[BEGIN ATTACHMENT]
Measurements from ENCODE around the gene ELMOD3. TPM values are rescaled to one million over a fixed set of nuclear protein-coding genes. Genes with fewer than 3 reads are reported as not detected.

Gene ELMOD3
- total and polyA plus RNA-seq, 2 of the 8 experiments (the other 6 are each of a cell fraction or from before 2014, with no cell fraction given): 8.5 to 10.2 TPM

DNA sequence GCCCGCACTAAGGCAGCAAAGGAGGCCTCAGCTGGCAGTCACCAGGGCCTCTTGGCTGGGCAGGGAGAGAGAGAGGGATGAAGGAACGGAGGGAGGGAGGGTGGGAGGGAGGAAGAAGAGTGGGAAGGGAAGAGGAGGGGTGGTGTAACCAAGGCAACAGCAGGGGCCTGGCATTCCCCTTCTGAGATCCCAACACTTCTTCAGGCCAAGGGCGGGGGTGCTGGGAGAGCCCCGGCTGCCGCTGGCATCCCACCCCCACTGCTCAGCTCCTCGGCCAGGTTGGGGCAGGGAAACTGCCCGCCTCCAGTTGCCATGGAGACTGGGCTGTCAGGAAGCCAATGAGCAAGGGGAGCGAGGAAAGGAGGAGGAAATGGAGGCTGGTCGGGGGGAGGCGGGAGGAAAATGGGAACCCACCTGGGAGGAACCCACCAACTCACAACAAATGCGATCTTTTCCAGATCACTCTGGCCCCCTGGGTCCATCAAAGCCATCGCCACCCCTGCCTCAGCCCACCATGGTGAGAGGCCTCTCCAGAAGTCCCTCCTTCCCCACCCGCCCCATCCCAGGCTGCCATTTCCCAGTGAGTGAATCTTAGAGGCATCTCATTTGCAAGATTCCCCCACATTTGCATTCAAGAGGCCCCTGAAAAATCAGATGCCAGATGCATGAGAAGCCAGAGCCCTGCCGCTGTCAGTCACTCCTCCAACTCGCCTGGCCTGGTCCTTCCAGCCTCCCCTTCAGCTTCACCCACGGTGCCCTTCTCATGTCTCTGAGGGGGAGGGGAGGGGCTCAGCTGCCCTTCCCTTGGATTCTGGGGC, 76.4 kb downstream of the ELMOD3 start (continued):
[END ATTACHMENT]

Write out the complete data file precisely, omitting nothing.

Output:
Measurements from ENCODE around the gene ELMOD3. TPM values are rescaled to one million over a fixed set of nuclear protein-coding genes. Genes with fewer than 3 reads are reported as not detected.

Gene ELMOD3
- total and polyA plus RNA-seq, 2 of the 8 experiments (the other 6 are each of a cell fraction or from before 2014, with no cell fraction given): 8.5 to 10.2 TPM

DNA sequence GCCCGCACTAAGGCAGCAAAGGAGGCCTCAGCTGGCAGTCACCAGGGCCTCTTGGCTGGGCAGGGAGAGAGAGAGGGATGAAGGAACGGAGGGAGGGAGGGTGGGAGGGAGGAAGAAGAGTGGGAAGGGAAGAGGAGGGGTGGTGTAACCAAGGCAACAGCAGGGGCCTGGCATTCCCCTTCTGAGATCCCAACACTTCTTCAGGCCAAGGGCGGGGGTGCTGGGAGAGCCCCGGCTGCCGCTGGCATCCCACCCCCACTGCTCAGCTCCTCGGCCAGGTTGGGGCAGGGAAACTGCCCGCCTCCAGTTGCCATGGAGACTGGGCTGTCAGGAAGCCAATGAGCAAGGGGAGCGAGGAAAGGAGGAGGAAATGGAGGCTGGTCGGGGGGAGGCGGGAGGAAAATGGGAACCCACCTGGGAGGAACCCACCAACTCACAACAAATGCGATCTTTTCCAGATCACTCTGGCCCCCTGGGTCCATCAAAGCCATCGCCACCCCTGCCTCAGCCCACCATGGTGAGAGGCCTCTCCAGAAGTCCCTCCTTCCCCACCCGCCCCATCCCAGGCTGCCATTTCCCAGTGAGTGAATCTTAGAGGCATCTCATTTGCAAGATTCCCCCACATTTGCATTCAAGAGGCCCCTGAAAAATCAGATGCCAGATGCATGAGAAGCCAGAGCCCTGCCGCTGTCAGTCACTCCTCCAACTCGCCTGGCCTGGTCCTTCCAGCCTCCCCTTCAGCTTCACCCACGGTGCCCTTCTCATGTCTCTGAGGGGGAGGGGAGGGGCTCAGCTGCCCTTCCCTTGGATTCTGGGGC, 76.4 kb downstream of the ELMOD3 start (continued):